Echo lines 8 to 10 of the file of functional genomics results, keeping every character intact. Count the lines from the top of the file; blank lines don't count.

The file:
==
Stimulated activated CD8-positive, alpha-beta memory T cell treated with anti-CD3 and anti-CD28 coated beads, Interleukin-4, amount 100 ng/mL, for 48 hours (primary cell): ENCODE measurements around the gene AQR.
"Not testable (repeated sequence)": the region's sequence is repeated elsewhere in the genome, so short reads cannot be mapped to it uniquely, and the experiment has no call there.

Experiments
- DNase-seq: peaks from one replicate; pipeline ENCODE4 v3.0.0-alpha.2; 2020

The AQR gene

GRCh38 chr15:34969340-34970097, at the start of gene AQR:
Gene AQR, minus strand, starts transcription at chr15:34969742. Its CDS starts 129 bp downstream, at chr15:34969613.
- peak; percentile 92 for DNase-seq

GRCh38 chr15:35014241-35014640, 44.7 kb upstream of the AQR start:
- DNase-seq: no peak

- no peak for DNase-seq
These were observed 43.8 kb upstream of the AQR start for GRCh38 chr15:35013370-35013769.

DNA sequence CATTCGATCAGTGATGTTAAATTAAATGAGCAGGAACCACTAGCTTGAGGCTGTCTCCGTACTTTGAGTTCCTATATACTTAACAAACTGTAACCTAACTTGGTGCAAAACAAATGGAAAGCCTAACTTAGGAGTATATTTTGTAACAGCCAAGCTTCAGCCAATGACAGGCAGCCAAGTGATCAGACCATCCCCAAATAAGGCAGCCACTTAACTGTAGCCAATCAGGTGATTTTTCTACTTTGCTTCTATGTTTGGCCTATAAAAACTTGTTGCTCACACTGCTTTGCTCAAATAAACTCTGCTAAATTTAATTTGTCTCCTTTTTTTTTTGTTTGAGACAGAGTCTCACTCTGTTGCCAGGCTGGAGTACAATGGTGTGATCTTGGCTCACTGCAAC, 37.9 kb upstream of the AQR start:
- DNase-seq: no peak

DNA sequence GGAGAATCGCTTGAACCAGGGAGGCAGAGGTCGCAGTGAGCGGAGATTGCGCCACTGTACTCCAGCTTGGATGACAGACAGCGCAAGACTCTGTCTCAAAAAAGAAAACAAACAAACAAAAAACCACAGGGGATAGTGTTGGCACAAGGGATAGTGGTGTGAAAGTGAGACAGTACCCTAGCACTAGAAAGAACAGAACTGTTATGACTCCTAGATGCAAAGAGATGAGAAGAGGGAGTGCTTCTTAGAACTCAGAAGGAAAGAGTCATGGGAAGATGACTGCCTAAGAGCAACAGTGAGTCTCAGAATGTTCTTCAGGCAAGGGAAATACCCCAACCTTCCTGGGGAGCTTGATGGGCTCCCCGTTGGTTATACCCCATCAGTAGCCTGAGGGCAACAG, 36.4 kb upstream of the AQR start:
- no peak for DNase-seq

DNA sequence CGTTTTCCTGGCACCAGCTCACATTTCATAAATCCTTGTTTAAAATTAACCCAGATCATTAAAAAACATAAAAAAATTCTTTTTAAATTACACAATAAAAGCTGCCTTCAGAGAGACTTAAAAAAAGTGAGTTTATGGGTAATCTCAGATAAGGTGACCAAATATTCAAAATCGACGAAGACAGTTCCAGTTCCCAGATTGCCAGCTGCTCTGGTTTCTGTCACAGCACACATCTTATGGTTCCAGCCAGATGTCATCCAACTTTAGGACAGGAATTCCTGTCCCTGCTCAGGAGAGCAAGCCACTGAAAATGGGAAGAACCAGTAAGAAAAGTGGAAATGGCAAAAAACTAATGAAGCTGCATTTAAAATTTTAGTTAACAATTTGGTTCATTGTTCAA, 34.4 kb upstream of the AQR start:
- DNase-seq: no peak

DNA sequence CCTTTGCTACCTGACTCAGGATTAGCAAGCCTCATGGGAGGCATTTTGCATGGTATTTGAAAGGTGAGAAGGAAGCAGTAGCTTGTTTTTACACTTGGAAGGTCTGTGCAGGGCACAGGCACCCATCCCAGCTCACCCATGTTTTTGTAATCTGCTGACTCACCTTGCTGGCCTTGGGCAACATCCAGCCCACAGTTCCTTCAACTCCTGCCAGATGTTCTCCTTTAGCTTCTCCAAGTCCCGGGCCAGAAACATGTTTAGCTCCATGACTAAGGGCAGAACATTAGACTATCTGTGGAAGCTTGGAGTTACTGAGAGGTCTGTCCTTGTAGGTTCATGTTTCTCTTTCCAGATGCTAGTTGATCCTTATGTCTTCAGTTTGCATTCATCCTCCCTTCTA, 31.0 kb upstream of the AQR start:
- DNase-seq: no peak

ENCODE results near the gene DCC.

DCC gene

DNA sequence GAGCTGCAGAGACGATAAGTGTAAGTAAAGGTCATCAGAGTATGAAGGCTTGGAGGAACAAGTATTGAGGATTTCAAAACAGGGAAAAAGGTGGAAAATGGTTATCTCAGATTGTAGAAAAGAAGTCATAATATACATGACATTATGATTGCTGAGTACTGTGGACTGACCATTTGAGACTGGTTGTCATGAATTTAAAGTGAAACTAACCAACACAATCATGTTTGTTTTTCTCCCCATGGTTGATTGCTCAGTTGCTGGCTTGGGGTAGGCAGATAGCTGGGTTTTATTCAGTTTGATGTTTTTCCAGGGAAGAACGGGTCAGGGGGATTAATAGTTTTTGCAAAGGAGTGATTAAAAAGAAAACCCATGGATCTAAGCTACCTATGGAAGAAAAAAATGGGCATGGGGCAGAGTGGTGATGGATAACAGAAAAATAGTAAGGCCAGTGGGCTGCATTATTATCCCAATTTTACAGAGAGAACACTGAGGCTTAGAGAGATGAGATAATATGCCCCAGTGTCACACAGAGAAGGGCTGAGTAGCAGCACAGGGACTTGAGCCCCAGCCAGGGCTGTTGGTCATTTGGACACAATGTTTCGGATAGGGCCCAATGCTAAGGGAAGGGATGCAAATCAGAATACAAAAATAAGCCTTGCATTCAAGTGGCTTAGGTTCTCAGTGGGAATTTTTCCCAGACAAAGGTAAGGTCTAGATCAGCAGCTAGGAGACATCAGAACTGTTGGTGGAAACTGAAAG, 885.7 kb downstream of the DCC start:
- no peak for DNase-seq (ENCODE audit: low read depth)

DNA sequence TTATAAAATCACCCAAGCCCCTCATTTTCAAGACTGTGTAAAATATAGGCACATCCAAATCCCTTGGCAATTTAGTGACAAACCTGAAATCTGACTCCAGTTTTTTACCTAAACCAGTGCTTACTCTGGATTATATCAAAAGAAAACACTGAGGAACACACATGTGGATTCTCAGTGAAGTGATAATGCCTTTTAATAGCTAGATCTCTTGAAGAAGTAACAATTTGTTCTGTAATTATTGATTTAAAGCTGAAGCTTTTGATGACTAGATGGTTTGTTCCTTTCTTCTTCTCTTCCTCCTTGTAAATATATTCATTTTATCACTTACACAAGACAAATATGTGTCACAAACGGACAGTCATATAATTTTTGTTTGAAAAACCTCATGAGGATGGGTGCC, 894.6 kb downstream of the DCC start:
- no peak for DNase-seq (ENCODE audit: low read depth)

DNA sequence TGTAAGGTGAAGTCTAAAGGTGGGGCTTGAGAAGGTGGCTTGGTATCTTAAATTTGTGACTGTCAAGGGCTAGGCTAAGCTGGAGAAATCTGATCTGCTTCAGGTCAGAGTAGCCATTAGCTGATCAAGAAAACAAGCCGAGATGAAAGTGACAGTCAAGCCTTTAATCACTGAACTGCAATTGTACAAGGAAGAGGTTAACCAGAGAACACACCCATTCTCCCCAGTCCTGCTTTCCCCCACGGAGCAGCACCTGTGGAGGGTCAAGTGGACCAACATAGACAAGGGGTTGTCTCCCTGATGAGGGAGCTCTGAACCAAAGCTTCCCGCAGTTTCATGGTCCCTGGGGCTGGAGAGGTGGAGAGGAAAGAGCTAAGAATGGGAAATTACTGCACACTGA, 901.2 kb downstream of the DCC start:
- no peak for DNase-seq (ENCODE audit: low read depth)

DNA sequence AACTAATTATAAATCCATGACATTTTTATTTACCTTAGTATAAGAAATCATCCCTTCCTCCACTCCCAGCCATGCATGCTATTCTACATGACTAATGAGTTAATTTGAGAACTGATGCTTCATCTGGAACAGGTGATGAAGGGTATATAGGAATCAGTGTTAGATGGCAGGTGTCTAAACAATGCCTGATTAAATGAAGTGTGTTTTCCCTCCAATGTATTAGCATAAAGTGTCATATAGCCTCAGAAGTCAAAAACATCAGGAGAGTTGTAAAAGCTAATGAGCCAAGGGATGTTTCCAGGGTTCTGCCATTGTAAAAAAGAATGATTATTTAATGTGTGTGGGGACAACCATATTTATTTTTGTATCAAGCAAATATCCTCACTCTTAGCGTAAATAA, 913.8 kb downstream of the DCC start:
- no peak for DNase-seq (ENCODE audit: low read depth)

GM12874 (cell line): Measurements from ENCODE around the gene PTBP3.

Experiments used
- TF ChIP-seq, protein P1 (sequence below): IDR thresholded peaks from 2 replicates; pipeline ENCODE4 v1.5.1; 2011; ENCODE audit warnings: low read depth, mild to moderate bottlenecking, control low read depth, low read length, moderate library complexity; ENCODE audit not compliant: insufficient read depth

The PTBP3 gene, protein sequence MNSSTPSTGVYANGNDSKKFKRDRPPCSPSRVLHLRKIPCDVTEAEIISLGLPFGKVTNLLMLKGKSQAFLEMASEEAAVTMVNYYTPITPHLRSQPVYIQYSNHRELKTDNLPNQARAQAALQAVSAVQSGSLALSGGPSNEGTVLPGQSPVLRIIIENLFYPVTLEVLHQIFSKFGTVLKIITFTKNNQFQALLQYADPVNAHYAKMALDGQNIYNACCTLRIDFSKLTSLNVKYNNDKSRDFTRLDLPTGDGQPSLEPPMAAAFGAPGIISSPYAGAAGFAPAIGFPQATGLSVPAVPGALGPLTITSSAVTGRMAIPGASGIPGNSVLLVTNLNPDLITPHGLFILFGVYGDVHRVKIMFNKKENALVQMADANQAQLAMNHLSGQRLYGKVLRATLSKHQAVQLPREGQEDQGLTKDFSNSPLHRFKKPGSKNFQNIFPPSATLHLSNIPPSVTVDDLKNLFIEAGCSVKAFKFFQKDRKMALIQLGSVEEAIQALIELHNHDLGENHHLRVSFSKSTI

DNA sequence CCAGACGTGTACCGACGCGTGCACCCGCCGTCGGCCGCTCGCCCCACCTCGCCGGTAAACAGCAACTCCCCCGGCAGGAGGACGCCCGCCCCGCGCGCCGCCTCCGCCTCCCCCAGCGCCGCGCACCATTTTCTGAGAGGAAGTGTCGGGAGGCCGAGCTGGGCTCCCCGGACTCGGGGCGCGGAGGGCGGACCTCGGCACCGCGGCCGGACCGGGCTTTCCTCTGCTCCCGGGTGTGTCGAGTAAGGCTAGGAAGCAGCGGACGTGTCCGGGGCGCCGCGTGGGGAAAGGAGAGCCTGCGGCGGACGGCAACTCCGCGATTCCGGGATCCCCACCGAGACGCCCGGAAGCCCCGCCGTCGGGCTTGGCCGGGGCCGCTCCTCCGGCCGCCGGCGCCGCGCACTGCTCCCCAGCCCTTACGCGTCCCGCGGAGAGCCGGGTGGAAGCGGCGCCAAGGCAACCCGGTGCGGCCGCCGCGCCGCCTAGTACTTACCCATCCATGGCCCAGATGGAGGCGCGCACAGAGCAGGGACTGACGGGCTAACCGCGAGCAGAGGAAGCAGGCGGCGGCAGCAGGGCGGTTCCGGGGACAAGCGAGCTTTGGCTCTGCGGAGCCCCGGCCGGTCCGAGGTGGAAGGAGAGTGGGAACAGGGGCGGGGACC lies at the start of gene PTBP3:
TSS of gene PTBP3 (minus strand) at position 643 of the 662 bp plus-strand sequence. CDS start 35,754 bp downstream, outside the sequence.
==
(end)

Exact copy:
- peak; percentile 92 for DNase-seq

GRCh38 chr15:35014241-35014640, 44.7 kb upstream of the AQR start:
- DNase-seq: no peak